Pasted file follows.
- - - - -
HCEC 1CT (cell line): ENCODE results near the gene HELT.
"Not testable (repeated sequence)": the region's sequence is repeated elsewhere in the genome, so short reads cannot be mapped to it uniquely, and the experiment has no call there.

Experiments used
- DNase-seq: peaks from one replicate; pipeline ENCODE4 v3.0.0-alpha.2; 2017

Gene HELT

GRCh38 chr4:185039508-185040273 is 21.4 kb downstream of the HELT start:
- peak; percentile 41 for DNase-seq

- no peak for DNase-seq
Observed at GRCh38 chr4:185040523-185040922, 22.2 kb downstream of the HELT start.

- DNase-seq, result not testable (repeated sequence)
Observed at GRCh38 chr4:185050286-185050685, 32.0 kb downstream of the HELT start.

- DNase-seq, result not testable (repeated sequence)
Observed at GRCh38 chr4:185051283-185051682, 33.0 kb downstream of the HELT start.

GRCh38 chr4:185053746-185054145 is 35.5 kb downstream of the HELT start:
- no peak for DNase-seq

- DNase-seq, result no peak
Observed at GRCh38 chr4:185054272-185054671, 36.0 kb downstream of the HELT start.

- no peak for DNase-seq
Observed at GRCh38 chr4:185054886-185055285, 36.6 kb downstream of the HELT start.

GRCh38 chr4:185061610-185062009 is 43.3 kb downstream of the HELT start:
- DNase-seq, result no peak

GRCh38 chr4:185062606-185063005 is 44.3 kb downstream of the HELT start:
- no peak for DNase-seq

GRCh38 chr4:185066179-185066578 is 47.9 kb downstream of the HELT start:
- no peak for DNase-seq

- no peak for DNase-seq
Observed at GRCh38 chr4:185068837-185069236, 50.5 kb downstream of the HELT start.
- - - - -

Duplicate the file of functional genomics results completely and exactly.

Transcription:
HCEC 1CT (cell line): ENCODE results near the gene HELT.
"Not testable (repeated sequence)": the region's sequence is repeated elsewhere in the genome, so short reads cannot be mapped to it uniquely, and the experiment has no call there.

Experiments used
- DNase-seq: peaks from one replicate; pipeline ENCODE4 v3.0.0-alpha.2; 2017

Gene HELT

GRCh38 chr4:185039508-185040273 is 21.4 kb downstream of the HELT start:
- peak; percentile 41 for DNase-seq

- no peak for DNase-seq
Observed at GRCh38 chr4:185040523-185040922, 22.2 kb downstream of the HELT start.

- DNase-seq, result not testable (repeated sequence)
Observed at GRCh38 chr4:185050286-185050685, 32.0 kb downstream of the HELT start.

- DNase-seq, result not testable (repeated sequence)
Observed at GRCh38 chr4:185051283-185051682, 33.0 kb downstream of the HELT start.

GRCh38 chr4:185053746-185054145 is 35.5 kb downstream of the HELT start:
- no peak for DNase-seq

- DNase-seq, result no peak
Observed at GRCh38 chr4:185054272-185054671, 36.0 kb downstream of the HELT start.

- no peak for DNase-seq
Observed at GRCh38 chr4:185054886-185055285, 36.6 kb downstream of the HELT start.

GRCh38 chr4:185061610-185062009 is 43.3 kb downstream of the HELT start:
- DNase-seq, result no peak

GRCh38 chr4:185062606-185063005 is 44.3 kb downstream of the HELT start:
- no peak for DNase-seq

GRCh38 chr4:185066179-185066578 is 47.9 kb downstream of the HELT start:
- no peak for DNase-seq

- no peak for DNase-seq
Observed at GRCh38 chr4:185068837-185069236, 50.5 kb downstream of the HELT start.